We recently celebrated the appearance of our first blossoms on the wattles planted in our revegetation area. At almost three years old, this Acacia paradoxa has offered a few tentative blooms and while it’s a modest showing, we’re absurdly excited about it. It marks a shift in our ‘wilderness’ zones, from plants that we’ve cultivated and maintained towards plants that have survived through dry years and the appetites of kangaroos, to become plants that are beginning to thrive and reproduce independently.
In early June we hosted our third annual tree-planting fiesta. Through the generosity of our friends and family, we planted another 800-odd trees, forming shelterbelts and habitat corridors along the southern and western boundaries. As in previous years, the trees are mostly local provenance with some propagated through Trees for Life, and others from seed we’ve gathered. This year, we’re also experimenting with enhancing seedling resilience by inoculating them with beneficial fungi and mulching each planting, in addition to protection with roo-thwarting tree guards.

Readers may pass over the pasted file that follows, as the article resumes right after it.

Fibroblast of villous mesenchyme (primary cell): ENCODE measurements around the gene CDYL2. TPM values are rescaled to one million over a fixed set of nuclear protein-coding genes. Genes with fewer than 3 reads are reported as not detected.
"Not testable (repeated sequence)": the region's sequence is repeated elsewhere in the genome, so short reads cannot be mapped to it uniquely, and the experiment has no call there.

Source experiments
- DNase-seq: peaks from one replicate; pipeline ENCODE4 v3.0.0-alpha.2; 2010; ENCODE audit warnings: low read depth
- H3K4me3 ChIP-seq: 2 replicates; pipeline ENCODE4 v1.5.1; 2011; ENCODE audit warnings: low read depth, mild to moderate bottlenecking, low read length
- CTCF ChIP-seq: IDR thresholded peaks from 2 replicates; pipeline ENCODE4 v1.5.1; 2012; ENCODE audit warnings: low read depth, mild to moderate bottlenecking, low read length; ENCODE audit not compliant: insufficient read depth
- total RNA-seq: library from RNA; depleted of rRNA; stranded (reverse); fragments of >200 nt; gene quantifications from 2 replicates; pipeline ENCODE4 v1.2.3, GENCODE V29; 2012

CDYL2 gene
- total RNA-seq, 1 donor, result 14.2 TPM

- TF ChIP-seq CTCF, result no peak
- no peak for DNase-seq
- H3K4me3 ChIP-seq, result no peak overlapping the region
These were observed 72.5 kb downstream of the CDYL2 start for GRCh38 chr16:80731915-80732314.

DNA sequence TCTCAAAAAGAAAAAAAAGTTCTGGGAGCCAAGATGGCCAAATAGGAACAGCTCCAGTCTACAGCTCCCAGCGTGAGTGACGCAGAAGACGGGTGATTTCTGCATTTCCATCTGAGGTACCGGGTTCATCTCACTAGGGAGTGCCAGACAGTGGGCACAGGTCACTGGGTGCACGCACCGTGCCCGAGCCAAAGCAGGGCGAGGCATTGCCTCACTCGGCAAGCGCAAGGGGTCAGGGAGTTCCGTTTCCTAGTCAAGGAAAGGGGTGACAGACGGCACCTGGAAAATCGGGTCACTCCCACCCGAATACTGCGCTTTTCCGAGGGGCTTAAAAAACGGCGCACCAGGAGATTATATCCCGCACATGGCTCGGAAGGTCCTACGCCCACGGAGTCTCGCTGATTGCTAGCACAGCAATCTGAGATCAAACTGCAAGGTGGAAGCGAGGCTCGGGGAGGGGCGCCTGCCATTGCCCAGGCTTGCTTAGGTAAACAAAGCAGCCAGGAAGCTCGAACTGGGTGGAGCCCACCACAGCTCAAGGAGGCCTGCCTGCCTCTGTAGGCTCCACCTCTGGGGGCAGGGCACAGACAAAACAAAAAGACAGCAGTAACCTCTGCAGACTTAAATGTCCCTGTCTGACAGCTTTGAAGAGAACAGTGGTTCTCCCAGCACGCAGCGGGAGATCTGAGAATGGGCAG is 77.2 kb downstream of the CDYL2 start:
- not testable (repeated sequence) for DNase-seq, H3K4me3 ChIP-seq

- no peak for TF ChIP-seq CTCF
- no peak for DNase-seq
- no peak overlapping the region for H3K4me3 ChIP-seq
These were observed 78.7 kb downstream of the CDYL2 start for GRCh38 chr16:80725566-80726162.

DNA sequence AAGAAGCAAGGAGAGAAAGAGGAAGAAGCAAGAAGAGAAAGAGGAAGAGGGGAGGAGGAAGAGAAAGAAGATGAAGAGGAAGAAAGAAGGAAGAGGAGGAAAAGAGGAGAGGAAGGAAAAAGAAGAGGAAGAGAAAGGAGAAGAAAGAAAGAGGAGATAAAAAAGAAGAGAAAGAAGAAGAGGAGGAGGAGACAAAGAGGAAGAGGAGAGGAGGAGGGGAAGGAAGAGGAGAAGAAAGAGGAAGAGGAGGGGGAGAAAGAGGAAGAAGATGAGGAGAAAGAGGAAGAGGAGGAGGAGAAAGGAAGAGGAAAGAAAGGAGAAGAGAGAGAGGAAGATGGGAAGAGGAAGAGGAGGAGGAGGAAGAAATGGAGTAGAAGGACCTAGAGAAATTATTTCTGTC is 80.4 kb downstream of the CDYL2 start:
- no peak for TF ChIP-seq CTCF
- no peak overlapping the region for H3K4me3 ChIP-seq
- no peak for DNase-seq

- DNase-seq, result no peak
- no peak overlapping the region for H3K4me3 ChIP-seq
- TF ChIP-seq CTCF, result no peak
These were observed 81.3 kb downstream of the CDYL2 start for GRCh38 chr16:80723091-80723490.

We hope the annual planting is becoming a tradition. Despite the aching muscles and brisk breezes, there’s great pleasure in working among friends beneath a big sky. For the brood of kids, there are gullies and mallow thicket cubbies to spend days leaping into. There is great pleasure too in the sense that this future, hoped-for woodland is an enduring legacy of the companionship and generosity of our community. Continue reading
We’re in our third season of tree planting at Yarnauwi now, working to revegetate sections of the property for habitat, shelter and timber. We’ve planted about 1,000 plants a year, from groundcovers to future woodland giants. Once they were guarded from marauding roos, we’ve necessarily had a philosophy of leaving the plants to survive without too much intervention. Even in a dry year such as 2014, we had a modest 60ish percent survival rate, but with El Niño tipped to recur in 2015, we’ve tried to further refine our approach to give our trees an improved chance of survival. Of course, there are absolutely no guarantees it will work, or will work for everything, but it’s worth a shot.
This year, we’ve also planted our first, experimental, woodlot of river oaks (Casuarina cunninghamiana) in an awkward corner of the farm. The paddock was too small and inaccessible to deep rip, so we began by marking contours with a bunyip water level, an essential DIY tool for measuring and marking slope (see Brad Lancaster’s guide to bunyip construction and usage here). Continue reading